4 Texas Hill Country Bat Facts That Are NOT For the Squeamish

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Tony Maples Photography


At Bracken Cave, (located just twenty minutes from San Antonio) every night during the summer months, 15 to 20 million Mexican free-tailed bats emerge from the cave to fly about 60 miles away (reaching speeds as fast as 60 MPH) to feast on an agricultural nuisance – the corn earworm moth. These fascinating mammals make the Bracken Bat Colony the largest known bat colony in the world, as well as one of the largest concentration of mammals on earth.

The Bracken Bat Colony is considered a maternity colony because the bats who call Bracken their home are females who give birth to one pup a year. Male Mexican free-tailed bats live in much smaller “bachelor” colonies and don’t help raise their young. The bats, who migrate from Mexico every year, provide numerous important ecological benefits to the Hill Country agriculture and its ecosystem. For instance, they consume 147 tons of insects nightly. Considering that each bat only weighs about 10 grams (or as much as two quarters), they can eat more than twice their body weight in one evening.

Although the Mexican free-tailed bats are highly beneficial to our ecosystem, there are facts about them that aren’t for the faint of heart. Here are 5 facts about our Texas Hill Country bats that aren’t for the squeamish:

1. More Guano Than You “Wanna Know”


Photo: Facebook/BatCon

Mexican free-tailed bats are also known as “guano bats” for the amount of droppings that they produce. Sixty to seventy-five feet of bat guano lies in the bottom of Bracken Cave from years and years of bats occupying the cave. Researchers with Bat Conservation International hope for a core sample to be taken of the floor of the cave in the near future. The scientific benefits of analyzing such a column would be very important. Researchers could possibly use radiocarbon dating to establish the age of the oldest layers, which could reach back centuries or even millennia. DNA analysis could possibly identify any bat species that might have preceded today’s Mexican free-tailed bats and what insects the earlier bats were eating.

2. The Clean-Up Crew

dermestid beetles

Photo: Flickr/Chris Vreeland

With fresh droppings and occasional dead bats falling to the floor in Bracken, dermestid beetles (also known as “flesh eating” beetles) begin to multiply. By mid-summer, their numbers can be truly astronomical, causing the floor surface of the cave to be in constant, seething motion with dermestids scurrying about looking for food. Young bats falling to the floor can be skeletonized in minutes, serving to feed the beetle population as well as to clean up the joint.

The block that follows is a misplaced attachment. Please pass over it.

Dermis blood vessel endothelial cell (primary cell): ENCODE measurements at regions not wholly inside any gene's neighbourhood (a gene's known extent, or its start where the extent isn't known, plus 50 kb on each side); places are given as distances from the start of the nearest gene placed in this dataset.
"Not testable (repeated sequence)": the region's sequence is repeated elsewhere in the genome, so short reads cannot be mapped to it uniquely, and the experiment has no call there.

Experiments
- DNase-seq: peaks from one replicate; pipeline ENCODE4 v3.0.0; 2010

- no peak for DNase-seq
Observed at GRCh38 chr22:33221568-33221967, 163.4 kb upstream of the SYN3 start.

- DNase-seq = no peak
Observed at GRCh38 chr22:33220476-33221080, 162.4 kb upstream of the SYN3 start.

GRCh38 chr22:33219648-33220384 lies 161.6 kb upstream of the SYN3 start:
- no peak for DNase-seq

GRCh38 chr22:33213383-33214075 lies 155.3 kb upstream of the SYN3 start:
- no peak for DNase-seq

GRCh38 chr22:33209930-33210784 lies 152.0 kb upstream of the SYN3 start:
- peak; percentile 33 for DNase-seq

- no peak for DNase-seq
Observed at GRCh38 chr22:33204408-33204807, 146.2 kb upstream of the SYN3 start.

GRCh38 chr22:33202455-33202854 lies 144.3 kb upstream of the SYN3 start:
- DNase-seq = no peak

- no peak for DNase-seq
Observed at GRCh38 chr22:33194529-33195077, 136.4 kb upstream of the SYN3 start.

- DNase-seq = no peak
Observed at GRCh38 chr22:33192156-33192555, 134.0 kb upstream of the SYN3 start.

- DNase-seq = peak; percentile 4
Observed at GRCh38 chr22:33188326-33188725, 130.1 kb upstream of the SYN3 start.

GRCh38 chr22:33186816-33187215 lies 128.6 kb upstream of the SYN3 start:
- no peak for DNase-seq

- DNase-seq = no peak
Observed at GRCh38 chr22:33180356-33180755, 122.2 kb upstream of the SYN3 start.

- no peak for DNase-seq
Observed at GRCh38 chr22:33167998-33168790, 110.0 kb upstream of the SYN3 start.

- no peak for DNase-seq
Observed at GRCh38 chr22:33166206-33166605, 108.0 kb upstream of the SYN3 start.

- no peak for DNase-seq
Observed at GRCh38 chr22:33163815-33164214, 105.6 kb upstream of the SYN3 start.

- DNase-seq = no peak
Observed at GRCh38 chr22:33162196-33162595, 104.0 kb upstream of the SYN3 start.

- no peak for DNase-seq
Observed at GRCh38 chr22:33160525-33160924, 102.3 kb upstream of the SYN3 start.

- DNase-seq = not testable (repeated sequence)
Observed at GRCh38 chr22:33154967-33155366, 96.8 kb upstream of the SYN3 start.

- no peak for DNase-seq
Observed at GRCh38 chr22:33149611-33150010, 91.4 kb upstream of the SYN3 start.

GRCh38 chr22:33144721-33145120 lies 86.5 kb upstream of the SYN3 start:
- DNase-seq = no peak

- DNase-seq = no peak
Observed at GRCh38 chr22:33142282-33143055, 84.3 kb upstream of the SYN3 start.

3. Predators Lying in Wait

Western Coachwhip

Photo: Flickr/Tom Spinker

Although it’s difficult to think about, the Bracken Bat Colony also serves as a food source for many predators in the area. As the sun begins to set at the cave and the swirling vortex of bats inside get closer and closer to the exit, visitors witness snakes and hawks making their way closer. Also commonly found biding their time until the bats emerge are raccoons and skunks, as well as great horned owls, later in the evening. The western coachwhip snake blends in flawlessly with the limestone around the entrance of the cave and often takes advantage of downed and stunned bats, who’ve landed on the rocks below. Red-shouldered and Swainson’s hawks fly overhead, screaming and diving into the vortex of bats to grab a quick meal.

4. A Balmy, Steamy, Guano-Fueled Baby Incubator

Bat pups

Photo: Facebook/BatCon

The temperature inside of Bracken Cave is a balmy and steamy 102-104 degrees, largely in part to the guano and the concentration of tightly-packed bats. Bat pups are often stacked 500 pups per square foot of cave space. The heat inside of the cave makes for an ideal “incubator” for Mexican free-tailed bat pups, who are both hairless and pink. The heat of the cave allows them to focus all of their energy on nursing and growing, instead of regulating body temperature.

People often react negatively when asked how they feel about bats. They are among the most misunderstood of animals – routinely feared and thought to be disease-carrying menaces. But, it’s clear that bats play an important role in our ecosystem and rarely harm humans.  Researchers at Bat Conservation International work tirelessly to educate the public on this underappreciated and threatened mammal. If you’re interested in visiting the Bracken Cave to see the bats in action, become a member of Bat Conservation International. Your membership helps the organization to protect important bat colonies in Texas and all over the world.